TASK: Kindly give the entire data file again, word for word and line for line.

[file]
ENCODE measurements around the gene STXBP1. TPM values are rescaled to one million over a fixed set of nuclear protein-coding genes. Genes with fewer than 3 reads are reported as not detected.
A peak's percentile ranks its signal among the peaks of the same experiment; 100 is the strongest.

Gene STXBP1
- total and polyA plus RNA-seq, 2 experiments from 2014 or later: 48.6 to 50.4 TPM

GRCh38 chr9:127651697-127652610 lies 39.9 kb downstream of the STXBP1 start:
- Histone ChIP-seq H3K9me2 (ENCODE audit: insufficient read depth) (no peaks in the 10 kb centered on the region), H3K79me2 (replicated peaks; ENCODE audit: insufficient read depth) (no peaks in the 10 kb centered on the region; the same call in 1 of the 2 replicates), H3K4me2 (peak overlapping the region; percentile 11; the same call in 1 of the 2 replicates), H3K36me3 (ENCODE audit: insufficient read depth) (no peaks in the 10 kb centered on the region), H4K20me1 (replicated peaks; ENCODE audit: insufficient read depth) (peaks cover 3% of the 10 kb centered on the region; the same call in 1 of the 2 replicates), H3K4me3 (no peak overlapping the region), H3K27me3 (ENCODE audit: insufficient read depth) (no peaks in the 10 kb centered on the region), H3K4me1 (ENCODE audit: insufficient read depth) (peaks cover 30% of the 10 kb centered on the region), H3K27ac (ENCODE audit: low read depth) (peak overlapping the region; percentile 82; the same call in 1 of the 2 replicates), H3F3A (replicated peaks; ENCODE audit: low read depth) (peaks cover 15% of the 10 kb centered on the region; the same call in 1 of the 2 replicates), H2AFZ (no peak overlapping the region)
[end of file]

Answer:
ENCODE measurements around the gene STXBP1. TPM values are rescaled to one million over a fixed set of nuclear protein-coding genes. Genes with fewer than 3 reads are reported as not detected.
A peak's percentile ranks its signal among the peaks of the same experiment; 100 is the strongest.

Gene STXBP1
- total and polyA plus RNA-seq, 2 experiments from 2014 or later: 48.6 to 50.4 TPM

GRCh38 chr9:127651697-127652610 lies 39.9 kb downstream of the STXBP1 start:
- Histone ChIP-seq H3K9me2 (ENCODE audit: insufficient read depth) (no peaks in the 10 kb centered on the region), H3K79me2 (replicated peaks; ENCODE audit: insufficient read depth) (no peaks in the 10 kb centered on the region; the same call in 1 of the 2 replicates), H3K4me2 (peak overlapping the region; percentile 11; the same call in 1 of the 2 replicates), H3K36me3 (ENCODE audit: insufficient read depth) (no peaks in the 10 kb centered on the region), H4K20me1 (replicated peaks; ENCODE audit: insufficient read depth) (peaks cover 3% of the 10 kb centered on the region; the same call in 1 of the 2 replicates), H3K4me3 (no peak overlapping the region), H3K27me3 (ENCODE audit: insufficient read depth) (no peaks in the 10 kb centered on the region), H3K4me1 (ENCODE audit: insufficient read depth) (peaks cover 30% of the 10 kb centered on the region), H3K27ac (ENCODE audit: low read depth) (peak overlapping the region; percentile 82; the same call in 1 of the 2 replicates), H3F3A (replicated peaks; ENCODE audit: low read depth) (peaks cover 15% of the 10 kb centered on the region; the same call in 1 of the 2 replicates), H2AFZ (no peak overlapping the region)